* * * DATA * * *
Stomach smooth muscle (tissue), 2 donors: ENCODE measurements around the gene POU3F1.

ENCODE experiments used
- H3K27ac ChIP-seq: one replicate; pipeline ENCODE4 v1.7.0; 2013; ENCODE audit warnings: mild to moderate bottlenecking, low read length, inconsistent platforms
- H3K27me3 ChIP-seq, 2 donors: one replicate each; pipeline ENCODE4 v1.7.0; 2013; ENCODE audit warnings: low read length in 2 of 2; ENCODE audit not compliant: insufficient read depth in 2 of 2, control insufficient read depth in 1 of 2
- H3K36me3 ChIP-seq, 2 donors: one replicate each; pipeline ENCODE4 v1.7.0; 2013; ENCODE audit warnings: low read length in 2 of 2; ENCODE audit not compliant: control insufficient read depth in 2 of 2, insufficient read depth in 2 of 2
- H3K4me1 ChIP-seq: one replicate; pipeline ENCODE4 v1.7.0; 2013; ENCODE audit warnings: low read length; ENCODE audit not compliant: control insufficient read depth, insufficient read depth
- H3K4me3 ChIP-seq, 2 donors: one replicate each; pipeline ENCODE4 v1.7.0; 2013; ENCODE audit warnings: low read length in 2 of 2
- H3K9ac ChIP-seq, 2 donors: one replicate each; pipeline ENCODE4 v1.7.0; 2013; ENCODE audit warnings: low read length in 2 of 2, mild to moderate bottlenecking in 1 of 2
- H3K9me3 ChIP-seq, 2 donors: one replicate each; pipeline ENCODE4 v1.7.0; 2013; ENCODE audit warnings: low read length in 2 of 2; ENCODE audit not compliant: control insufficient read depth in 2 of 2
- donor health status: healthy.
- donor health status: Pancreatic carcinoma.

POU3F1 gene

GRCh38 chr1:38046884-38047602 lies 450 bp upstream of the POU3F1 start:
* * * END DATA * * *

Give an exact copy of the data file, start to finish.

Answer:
Stomach smooth muscle (tissue), 2 donors: ENCODE measurements around the gene POU3F1.

ENCODE experiments used
- H3K27ac ChIP-seq: one replicate; pipeline ENCODE4 v1.7.0; 2013; ENCODE audit warnings: mild to moderate bottlenecking, low read length, inconsistent platforms
- H3K27me3 ChIP-seq, 2 donors: one replicate each; pipeline ENCODE4 v1.7.0; 2013; ENCODE audit warnings: low read length in 2 of 2; ENCODE audit not compliant: insufficient read depth in 2 of 2, control insufficient read depth in 1 of 2
- H3K36me3 ChIP-seq, 2 donors: one replicate each; pipeline ENCODE4 v1.7.0; 2013; ENCODE audit warnings: low read length in 2 of 2; ENCODE audit not compliant: control insufficient read depth in 2 of 2, insufficient read depth in 2 of 2
- H3K4me1 ChIP-seq: one replicate; pipeline ENCODE4 v1.7.0; 2013; ENCODE audit warnings: low read length; ENCODE audit not compliant: control insufficient read depth, insufficient read depth
- H3K4me3 ChIP-seq, 2 donors: one replicate each; pipeline ENCODE4 v1.7.0; 2013; ENCODE audit warnings: low read length in 2 of 2
- H3K9ac ChIP-seq, 2 donors: one replicate each; pipeline ENCODE4 v1.7.0; 2013; ENCODE audit warnings: low read length in 2 of 2, mild to moderate bottlenecking in 1 of 2
- H3K9me3 ChIP-seq, 2 donors: one replicate each; pipeline ENCODE4 v1.7.0; 2013; ENCODE audit warnings: low read length in 2 of 2; ENCODE audit not compliant: control insufficient read depth in 2 of 2
- donor health status: healthy.
- donor health status: Pancreatic carcinoma.

POU3F1 gene

GRCh38 chr1:38046884-38047602 lies 450 bp upstream of the POU3F1 start: